Meet Peter Chin, our fellow A-Lister who is also known for being the brains behind the cameras with Shiroku Productions – but today we’d like to uncover a different side of him—and that is his love for Kendo.
In light of the Olympics, undeniably one of the most popular sporting events in the world, taking place in Tokyo, Japan scheduled to launch in July this year it is unfortunate that not all sports make the cut—even some of our favourites. In the spirit of celebrating some of these sports, we at Augustman Malaysia would like to uncover some uncommon and under-appreciated sports around the world.
While a lot of boys grow up thinking about wielding a sword and participating in ridiculously gorgeous slow-mo fight scenes, Peter Chin has gotten somewhat close to that dream with kendo. A man that pushes the limits to what he can do — from being an executive producer/director to being a kendōka (someone who practices kendo). With an undying love for the Japanese art of sword fighting, he soon picked up Iaido — the Japanese art of drawing, cutting, and resheathing the katana.
We spoke to Peter to ask him a few questions about his passion for kendo:
What inspired you to take up kendo?
As funny as it sounds, my inspiration stemmed from being a huge comic nerd. I grew up reading all sorts of fictional characters with superpowers and unbelievable fighting skills. One particular set of comic series that fascinated me was the ‘Lone Wolf & Club’ series created by Kazuo Koike and illustrated by Goseki Kojima. The graphic cinematic visuals and the world of feudal Japan was truly astounding, especially the samurai class. Around 2004, a friend told me there was a kendo class available for beginners at the Japan Club in Kuala Lumpur and I immediately jumped at the opportunity to learn.
As a kendōka, how would you describe kendo to someone who has never heard of it?
Kendo is a modern Japanese martial art, which translates to ‘The Way of the Sword’, descended from medieval Japanese swordsmanship. Using bamboo swords (shinai) as well as protective armor (bōgu), it is an activity that combines martial arts practices and values with strenuous, sport-like physical activity. Most of what Kendo is today, its principles, techniques and practices that were rooted from the traditional practice of kenjutsu (an umbrella term for all schools of Japanese swordsmanship)—where it was practiced as a form of samurai training.
What have you learned through kendo?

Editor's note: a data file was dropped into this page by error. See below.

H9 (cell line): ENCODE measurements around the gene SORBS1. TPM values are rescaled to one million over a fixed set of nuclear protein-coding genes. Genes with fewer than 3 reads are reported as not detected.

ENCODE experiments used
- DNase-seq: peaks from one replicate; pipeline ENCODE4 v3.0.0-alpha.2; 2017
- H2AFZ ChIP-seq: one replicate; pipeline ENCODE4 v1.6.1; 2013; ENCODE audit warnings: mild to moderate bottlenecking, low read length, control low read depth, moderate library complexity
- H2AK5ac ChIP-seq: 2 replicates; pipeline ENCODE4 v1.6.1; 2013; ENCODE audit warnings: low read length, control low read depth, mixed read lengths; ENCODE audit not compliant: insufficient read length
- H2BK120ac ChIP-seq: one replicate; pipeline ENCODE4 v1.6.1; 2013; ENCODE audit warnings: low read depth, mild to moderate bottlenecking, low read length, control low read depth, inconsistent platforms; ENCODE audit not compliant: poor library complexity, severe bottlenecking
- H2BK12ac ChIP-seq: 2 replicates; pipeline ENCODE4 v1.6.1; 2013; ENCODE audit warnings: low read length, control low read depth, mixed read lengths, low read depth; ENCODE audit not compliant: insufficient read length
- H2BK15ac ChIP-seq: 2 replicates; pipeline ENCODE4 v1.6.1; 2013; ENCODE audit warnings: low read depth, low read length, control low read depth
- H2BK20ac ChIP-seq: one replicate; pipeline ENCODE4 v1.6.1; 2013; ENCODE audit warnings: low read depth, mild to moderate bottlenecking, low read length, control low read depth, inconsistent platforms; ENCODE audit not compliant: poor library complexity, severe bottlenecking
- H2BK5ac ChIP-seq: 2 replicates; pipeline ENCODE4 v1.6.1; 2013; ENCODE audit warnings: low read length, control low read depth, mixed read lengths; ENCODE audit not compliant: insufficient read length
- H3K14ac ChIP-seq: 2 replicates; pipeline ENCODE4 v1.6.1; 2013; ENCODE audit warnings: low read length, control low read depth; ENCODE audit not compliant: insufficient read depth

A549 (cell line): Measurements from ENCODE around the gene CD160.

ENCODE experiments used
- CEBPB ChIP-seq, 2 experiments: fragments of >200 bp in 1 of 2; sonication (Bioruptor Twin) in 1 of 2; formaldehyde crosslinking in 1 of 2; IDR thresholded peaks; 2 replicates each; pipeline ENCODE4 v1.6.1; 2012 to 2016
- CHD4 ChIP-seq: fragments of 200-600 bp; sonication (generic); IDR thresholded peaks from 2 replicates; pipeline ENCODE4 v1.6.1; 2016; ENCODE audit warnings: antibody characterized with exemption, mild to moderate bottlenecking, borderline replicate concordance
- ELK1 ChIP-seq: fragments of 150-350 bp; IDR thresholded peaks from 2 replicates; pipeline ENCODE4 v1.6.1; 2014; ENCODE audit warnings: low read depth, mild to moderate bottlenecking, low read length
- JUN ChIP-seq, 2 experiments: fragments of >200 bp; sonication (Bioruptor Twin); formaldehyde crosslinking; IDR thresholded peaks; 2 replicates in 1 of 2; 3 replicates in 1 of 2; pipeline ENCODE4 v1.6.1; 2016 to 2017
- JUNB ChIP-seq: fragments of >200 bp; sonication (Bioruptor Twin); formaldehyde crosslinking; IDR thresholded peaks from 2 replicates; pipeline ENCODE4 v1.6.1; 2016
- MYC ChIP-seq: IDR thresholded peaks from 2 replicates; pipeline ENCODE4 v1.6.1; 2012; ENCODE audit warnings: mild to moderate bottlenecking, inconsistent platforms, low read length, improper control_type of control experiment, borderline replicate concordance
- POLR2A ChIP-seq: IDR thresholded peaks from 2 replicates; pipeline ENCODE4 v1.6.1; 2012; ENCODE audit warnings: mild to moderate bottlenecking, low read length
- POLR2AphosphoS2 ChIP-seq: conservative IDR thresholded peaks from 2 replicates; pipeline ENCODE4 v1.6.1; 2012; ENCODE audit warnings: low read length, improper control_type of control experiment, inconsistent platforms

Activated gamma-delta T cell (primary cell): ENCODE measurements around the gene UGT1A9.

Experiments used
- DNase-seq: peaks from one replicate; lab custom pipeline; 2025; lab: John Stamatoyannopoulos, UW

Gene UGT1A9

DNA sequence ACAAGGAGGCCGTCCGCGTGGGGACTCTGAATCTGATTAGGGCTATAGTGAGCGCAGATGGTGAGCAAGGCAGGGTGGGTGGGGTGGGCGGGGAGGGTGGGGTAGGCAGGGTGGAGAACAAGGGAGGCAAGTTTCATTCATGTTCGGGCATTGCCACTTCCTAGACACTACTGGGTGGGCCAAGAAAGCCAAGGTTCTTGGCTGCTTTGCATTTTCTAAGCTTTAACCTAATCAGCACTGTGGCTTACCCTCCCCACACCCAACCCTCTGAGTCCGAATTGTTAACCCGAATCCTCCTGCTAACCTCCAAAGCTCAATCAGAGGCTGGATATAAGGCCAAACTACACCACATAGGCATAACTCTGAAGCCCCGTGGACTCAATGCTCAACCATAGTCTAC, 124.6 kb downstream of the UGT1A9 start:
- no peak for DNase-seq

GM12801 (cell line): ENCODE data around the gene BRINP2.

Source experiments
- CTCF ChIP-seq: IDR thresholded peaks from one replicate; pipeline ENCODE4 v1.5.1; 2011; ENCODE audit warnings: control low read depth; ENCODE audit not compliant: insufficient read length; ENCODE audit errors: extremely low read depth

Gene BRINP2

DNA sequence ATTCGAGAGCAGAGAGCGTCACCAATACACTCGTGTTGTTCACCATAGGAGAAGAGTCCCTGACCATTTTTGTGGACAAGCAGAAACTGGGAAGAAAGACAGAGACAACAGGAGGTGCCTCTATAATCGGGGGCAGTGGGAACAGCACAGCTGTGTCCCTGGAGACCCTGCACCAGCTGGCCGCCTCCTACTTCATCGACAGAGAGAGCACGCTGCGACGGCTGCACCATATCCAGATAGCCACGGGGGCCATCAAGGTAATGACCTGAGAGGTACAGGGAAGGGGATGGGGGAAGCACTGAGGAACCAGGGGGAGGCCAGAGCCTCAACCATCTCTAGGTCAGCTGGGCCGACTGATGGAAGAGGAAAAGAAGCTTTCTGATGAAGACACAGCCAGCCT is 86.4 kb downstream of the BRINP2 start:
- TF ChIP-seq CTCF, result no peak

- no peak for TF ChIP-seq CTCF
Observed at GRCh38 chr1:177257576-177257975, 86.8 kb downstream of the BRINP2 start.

Although the sport itself has lots of competitive aspects, the budo (modern Japanese martial arts) is very much focused on the mind, body and self-character discipline. Kendo is a lifelong personal journey, where the lessons learnt are aplenty. It continuously helps me strengthen my mentality, building a fit physique, and obtaining a balance spiritually. In kendo, there is always a philosophy behind everything we do and practice in life. For example, in front of our kendo hakama (uniform trousers), there are five pleats, not just for design but each pleat represents a virtue; jin 仁 (benevolence), gi 義 (righteousness), chi 智 (wisdom), shin 信 (honesty), and rei 礼 (etiquette).
Looking back at all your videos, you’ve actively participated in kendo tournaments/ exams. What is the process you took to prepare yourself before that? Do you have a strict diet or training you have to keep to in order to fight better?
It was definitely tough, especially when I am working full time. The intensity of the training has gone up—we usually train three times a week, where we split between sparring and stamina training. As for the exams, there are two parts—theory and practical. So both the study and research are equally as important to understand the finer points in kendo. If I’m partaking in a competition, I will be detoxing regularly, making sure I’m getting proper sleep, and increasing my carb intake, basically just making sure I’m at my best.
There are a lot of easier ways to defend yourself, but why kendo, and the way of the sword?
Kendo is not particularly a martial art intended for self-defence and one of the many things we learn in kendo is about improving your character through the principles of the sword. It’s all about self-reflection — applying what you’ve learnt in training, the culture you’re exposed to and philosophies to your way of life. One of the main lessons I was taught was that to be successful in overcoming your opponent, you first have to overcome the hardest enemy — yourself. Hence, learning kendo is a very personal journey that will eventually help me achieve a lifelong development.